Based on my reading of the above analyses, I would say that china plates, bowls, and cups win out over paper — but only just barely, and only under certain conditions:
- China fails this comparison if your cabinets are full of more china plates and cups than you use regularly. After all, if you have 40 coffee mugs in your cabinet, that’s a lot of embodied energy. You have to use each cup dozens or hundreds of times before you’ve broken even.
- China fails this comparison if you have clumsy family members who break china often.
- China fails this comparison if you wash your dishes by hand.
If you are ever berated by an environmentalist for sipping coffee from a paper cup, you might explain the above facts. (Or not.)
And if you keep a ceramic coffee mug on your office desk, and you wash it out in the sink in your office's lunch room — it might be time for you to buy a package of Dixie cups.
Does it make sense to supply cold water to your dishwasher?
Dishwashers require 140°F water to operate. U.S. dishwashers assume that the incoming water temperature is 120°F; all dishwashers include an electric resistance element (often rated at 900 watts) to raise the temperature of the incoming water to 140°F.
If the incoming water temperature is less than 120°F, the dishwashers still work; however, the cycle takes longer, because the dishwasher has to wait until the necessary volumes of water are heated to 140°F.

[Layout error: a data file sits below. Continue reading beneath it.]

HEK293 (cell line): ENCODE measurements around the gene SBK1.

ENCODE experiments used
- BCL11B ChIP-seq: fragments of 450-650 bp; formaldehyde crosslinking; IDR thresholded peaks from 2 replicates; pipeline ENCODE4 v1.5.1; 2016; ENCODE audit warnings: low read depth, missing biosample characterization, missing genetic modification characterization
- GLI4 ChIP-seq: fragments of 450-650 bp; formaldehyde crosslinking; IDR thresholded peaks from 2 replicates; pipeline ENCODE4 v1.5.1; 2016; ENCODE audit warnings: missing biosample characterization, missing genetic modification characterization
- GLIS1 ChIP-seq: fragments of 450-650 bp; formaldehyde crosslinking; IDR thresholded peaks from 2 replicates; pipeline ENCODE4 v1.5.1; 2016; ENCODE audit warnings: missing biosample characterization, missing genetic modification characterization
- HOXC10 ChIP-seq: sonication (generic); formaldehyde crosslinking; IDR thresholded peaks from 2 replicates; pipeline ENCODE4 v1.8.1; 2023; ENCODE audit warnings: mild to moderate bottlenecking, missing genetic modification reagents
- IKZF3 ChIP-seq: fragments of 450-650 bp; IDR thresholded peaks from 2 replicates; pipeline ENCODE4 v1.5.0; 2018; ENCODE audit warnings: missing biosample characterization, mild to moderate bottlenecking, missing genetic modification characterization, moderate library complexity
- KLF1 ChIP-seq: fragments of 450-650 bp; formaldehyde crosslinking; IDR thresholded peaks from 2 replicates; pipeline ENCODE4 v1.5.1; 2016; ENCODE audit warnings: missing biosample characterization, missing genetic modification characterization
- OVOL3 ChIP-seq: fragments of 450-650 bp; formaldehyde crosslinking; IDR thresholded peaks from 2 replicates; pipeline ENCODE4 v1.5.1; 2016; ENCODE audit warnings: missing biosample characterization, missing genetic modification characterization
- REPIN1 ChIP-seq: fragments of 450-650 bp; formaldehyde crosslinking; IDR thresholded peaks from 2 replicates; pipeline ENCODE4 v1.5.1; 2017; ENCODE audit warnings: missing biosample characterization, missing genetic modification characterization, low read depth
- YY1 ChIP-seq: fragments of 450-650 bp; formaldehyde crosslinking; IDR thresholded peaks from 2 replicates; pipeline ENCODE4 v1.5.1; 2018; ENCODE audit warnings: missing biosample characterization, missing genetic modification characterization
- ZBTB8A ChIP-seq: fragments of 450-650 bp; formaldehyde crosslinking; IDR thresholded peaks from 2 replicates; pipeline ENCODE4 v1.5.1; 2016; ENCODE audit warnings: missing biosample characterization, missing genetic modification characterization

Three researchers from the Florida Solar Energy Center — David E. Hoak, Danny S. Parker and Andreas H. Hermelink — have written an interesting paper that discusses the energy ramifications of the electric-resistance water heaters in dishwashers. In their paper (“How Energy Efficient are Modern Dishwashers? ), the authors write, “Given the small volume of the fills for the various draws and the length of the time between them leads to the question of how much of the heat in the water heated by the remote hot water tank actually reaches the dishwasher? This is a function of draw amount, length of plumbing to dishwasher, pipe insulation, temperature differences, and time between dishwasher fills within a cycle. … For instance, with a 30-foot plumbing run, it can be shown that only a portion of tank-heated water actually reaches the dishwasher. Some of the water drawn per cycle has been heated by the water heater, only to cool in piping, and then to be reheated by the dishwasher – inherently inefficient. … In large houses where 70-foot runs are possible, none of the hot water in each cycle would be directly heated. Also, in cooling dominated climates, much of the residual heat in the pipes is lost to the interior, becoming internal gains that must be removed by the cooling system. … One recommendation might be to plumb cold water to the dishwasher if the water heater is a resistance electric type and users are willing to tolerate the 20-30 minutes longer dishwasher cycle times. Cold water connection may use the least combined water heater and dishwasher energy since the dishwasher heats its own water only for the parts of the cycle where hot water is needed, but the energy (in the form of electricity) generally costs more. However, if one has a gas or solar hot water system, connecting them to hot will save carbon dioxide emissions and operating costs, particularly if plumbing runs are short.”